More than 100 members and guests of the Maine State Organization Daughters of the American Revolution met March 24-26 at the Samoset Resort in Rockport for its 119th State Conference.

State Regent Elizabeth Blake Hotchkiss presided over the weekend events. The theme for Hotchkiss’ three-year term is “In defense of the seacoast!” and meeting locations corresponded with the skirmishes that took place around the state. The Penobscot Bay Region was the focus for this gathering.

The Hostess Chapters were Lady Knox, in Rockland; Molly Ockett, in Fryeburg; Pemaquid, in Head Tide; and Penobscot Expedition, in Searsport.

Conference guests included Cornelia Olde, reporter general, National Society Daughters of the American Revolution; Debora Refior, Northwestern Division vice chairwoman, Women’s Issues, past vice president general, NSDAR and honorary state regent of Alaska; and Wendy Stanley Jones, state regent of New Hampshire. Also attending were Maine Honorary State Regents Ann Thomas, Polly Bartow, Virginia Spiller and Sandy Swallow, and Sons of the American Revolution State President Clyde Berry.

A student awards program and tea were held Saturday afternoon to honor the state winners in the American History and Christopher Columbus essay contests. The Maine state DAR Good Citizen winner was presented by state chairwoman Polly Tarbell Bartow.

Emma King from the Ocean Avenue Elementary School was the fifth-grade winner and she was sponsored by the Elizabeth Wadsworth Chapter.

Sophia Tanguay from the Massabesic Middle School was the sixth-grade winner and she was sponsored by the Rebecca Emery Chapter.

Nevaeh Daigle from the Highview Christian Academy was the seventh-grade winner and she was sponsored by the Mount Desert Isle Chapter.

Sydni Plummer from the Windsor Elementary School was the eighth-grade winner and she was sponsored by the Koussinoc Chapter.

Kiley Eckstein from the Highview Christian Academy won the Christopher Columbus essay contest for high school students and was sponsored by the Mount Desert Isle Chapter.

The DAR Good Citizen was Jacob Ketch, a senior from the Old Town High School, sponsored by the Esther Eayres Chapter. After graduation, Ketch plans to attend the University of Maine in Orono to study kinesiology.

Keynote speakers for the conference were Reporter General Connie Olde and Warren Riess. Oldes’ luncheon presentation was “DAR — Past, Present and Moving Forward.” Riess spoke during the Saturday evening banquet about the settlers in the area and who was available to fight at Castine during the failed Penobscot Expedition.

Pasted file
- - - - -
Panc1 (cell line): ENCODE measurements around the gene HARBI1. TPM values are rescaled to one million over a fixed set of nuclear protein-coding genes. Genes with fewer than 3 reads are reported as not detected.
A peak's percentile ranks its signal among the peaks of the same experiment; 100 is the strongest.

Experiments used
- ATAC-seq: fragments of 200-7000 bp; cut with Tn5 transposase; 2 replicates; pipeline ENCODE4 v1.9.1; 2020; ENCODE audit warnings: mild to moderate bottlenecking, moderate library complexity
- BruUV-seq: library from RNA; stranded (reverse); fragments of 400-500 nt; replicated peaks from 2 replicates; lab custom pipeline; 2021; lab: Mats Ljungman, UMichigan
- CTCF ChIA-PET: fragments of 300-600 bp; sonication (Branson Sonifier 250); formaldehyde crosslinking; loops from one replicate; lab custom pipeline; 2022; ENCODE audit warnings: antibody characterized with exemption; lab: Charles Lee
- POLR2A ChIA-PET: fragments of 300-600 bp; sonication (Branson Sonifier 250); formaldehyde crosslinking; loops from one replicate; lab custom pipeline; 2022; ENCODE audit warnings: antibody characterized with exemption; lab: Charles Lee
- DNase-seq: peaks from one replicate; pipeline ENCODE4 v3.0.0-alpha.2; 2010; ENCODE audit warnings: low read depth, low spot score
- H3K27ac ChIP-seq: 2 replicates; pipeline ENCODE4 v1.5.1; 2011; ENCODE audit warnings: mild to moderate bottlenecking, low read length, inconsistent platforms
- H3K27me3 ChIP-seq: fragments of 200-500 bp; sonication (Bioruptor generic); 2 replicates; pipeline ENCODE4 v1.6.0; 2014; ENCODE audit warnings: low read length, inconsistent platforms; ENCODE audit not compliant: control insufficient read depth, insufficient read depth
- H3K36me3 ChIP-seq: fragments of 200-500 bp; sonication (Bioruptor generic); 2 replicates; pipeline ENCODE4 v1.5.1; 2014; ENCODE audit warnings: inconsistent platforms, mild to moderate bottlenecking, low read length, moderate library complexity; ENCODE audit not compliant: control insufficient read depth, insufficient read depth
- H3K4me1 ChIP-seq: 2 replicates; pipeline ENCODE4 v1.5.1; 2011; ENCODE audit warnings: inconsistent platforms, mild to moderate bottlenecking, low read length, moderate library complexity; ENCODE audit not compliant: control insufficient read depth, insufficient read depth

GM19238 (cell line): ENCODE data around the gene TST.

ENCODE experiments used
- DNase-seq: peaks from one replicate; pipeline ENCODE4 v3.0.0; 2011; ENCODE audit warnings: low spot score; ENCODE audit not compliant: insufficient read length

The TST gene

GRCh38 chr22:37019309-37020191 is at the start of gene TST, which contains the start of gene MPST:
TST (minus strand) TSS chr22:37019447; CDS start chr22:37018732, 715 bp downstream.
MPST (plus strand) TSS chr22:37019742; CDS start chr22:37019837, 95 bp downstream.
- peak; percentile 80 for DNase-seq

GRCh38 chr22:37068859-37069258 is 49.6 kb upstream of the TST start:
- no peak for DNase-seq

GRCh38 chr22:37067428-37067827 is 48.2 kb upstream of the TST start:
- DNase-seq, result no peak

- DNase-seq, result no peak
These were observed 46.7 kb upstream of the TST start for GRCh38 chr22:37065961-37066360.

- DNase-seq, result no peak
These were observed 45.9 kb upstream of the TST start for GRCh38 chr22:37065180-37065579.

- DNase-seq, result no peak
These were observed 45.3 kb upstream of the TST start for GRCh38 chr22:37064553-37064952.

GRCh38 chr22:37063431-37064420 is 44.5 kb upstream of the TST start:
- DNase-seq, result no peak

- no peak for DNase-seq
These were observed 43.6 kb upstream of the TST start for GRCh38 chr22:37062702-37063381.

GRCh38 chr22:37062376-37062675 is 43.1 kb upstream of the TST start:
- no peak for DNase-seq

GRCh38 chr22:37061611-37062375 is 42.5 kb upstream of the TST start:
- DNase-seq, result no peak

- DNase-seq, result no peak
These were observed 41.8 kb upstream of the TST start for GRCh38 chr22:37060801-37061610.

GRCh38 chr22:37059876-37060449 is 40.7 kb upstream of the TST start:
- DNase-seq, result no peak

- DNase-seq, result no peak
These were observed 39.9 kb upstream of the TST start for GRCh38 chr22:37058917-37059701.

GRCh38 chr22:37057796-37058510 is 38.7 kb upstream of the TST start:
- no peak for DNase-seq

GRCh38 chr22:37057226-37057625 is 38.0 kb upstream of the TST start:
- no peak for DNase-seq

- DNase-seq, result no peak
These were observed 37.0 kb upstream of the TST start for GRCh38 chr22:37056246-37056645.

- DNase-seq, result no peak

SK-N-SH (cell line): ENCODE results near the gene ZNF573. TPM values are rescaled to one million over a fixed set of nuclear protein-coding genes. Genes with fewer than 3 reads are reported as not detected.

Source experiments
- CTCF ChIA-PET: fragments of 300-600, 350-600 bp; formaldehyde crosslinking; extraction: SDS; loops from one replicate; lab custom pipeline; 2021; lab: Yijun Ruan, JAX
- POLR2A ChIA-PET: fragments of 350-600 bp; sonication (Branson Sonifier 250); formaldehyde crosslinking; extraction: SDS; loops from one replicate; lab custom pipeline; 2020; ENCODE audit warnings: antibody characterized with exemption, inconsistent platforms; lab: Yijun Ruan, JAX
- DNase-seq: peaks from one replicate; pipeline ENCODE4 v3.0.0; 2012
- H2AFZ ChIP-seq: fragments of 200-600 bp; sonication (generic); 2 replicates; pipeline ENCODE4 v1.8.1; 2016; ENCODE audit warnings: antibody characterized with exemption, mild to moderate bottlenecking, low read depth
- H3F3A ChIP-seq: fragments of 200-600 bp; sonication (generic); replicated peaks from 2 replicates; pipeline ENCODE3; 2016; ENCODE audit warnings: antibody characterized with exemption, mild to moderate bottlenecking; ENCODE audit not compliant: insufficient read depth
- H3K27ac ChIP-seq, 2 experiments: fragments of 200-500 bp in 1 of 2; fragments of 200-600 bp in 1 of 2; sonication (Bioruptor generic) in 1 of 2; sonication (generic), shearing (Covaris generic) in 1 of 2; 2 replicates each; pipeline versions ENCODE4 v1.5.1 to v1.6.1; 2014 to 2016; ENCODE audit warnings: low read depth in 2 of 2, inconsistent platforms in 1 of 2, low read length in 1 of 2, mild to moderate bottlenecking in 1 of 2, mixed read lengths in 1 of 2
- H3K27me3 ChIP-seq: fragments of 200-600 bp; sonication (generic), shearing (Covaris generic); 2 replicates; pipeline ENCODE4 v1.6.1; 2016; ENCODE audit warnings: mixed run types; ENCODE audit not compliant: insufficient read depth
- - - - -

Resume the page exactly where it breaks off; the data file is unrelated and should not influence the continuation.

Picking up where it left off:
The Majabigwaduce Chapter in Brooksville hosted the State Regent’s Reception preceding the formal Saturday evening banquet.

The annual Member’s Memorial Service was led by State Chaplain Earlene Chadbourne Sunday morning. The roll call of chapters included 26 members that died this past year. A wreath was placed at the DAR marker in the Tolman Cemetery following the service.

The annual meeting of the conference included reports of state officers, presentation of award certificates by the state chairwoman and reports of chapter activities and accomplishments by the regents and by-laws revision.

Membership in the Daughters of the American Revolution is open to any woman 18 or older, regardless of race, religion or ethnic background, who can prove lineal descent from a patriot of the American Revolution. Members come from a variety of backgrounds and interests, but all share a common bond of having an ancestor who helped contribute to securing the independence of the United States of America.

The NSDAR was founded in 1890 to promote historic preservation, education and patriotism. Its members are descended from the patriots who won American independence during the Revolutionary War. With more than 177,000 members in approximately 3,000 chapters worldwide, DAR is one of the world’s largest and most active service organizations. DAR members are committed to volunteer service having served more than 12.5 million hours in communities throughout the world during the past three years.

For more information, visit www.DAR.org.

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